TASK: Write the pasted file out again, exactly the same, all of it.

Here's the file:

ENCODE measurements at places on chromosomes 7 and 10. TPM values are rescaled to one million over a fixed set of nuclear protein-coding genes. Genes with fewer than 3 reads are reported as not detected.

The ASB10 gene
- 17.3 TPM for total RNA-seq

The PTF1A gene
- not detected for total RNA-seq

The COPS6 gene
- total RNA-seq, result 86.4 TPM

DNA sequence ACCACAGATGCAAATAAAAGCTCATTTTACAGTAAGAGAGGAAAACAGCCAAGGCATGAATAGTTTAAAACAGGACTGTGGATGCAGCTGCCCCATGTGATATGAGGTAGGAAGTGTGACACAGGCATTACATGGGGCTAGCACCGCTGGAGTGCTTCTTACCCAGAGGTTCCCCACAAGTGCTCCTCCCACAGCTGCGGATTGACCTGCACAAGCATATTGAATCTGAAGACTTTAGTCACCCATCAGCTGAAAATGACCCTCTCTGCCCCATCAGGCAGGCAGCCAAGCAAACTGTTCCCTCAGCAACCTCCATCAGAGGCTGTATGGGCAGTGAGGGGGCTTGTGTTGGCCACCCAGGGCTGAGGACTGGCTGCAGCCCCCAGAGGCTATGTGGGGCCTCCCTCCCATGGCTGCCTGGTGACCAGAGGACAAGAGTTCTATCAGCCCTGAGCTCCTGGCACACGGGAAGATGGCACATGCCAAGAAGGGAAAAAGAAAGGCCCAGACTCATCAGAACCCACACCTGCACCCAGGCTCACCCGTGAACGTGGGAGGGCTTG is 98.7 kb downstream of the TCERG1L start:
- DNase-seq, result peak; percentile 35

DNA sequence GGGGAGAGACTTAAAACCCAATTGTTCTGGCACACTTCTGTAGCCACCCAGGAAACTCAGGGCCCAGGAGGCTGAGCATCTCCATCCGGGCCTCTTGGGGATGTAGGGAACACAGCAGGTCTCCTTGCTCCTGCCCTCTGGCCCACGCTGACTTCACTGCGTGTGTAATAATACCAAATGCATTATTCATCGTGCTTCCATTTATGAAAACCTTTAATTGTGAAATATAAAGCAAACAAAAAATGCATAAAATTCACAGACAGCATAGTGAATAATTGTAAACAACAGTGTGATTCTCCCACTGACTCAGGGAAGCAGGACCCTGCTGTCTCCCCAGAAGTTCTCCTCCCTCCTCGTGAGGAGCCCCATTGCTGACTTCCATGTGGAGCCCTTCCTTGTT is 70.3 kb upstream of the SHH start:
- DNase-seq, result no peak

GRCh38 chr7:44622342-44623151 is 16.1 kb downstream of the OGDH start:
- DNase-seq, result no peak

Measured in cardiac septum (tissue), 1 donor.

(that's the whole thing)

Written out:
ENCODE measurements at places on chromosomes 7 and 10. TPM values are rescaled to one million over a fixed set of nuclear protein-coding genes. Genes with fewer than 3 reads are reported as not detected.

The ASB10 gene
- 17.3 TPM for total RNA-seq

The PTF1A gene
- not detected for total RNA-seq

The COPS6 gene
- total RNA-seq, result 86.4 TPM

DNA sequence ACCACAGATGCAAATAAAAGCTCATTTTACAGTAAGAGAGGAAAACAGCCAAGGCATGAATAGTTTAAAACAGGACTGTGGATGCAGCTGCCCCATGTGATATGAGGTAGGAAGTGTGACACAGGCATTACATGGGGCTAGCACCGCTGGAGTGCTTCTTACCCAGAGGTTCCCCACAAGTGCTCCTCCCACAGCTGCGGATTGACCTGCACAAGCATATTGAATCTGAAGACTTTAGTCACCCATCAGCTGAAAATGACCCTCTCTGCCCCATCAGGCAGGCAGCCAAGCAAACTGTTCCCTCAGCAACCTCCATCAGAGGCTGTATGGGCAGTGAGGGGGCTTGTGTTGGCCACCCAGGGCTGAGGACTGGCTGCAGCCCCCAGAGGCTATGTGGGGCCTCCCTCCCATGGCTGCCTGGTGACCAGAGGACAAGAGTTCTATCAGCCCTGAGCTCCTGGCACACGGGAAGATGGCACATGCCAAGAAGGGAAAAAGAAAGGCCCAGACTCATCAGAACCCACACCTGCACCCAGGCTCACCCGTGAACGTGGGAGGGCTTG is 98.7 kb downstream of the TCERG1L start:
- DNase-seq, result peak; percentile 35

DNA sequence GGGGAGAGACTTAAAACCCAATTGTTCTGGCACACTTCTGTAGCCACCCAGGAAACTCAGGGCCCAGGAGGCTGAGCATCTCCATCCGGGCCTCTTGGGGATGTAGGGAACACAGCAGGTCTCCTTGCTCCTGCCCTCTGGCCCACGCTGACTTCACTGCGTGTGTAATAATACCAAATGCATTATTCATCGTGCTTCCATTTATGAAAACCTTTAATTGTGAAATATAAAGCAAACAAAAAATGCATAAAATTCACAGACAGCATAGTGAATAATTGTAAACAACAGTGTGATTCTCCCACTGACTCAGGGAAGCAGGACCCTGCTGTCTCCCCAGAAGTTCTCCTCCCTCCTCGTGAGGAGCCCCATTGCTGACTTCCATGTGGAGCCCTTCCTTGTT is 70.3 kb upstream of the SHH start:
- DNase-seq, result no peak

GRCh38 chr7:44622342-44623151 is 16.1 kb downstream of the OGDH start:
- DNase-seq, result no peak

Measured in cardiac septum (tissue), 1 donor.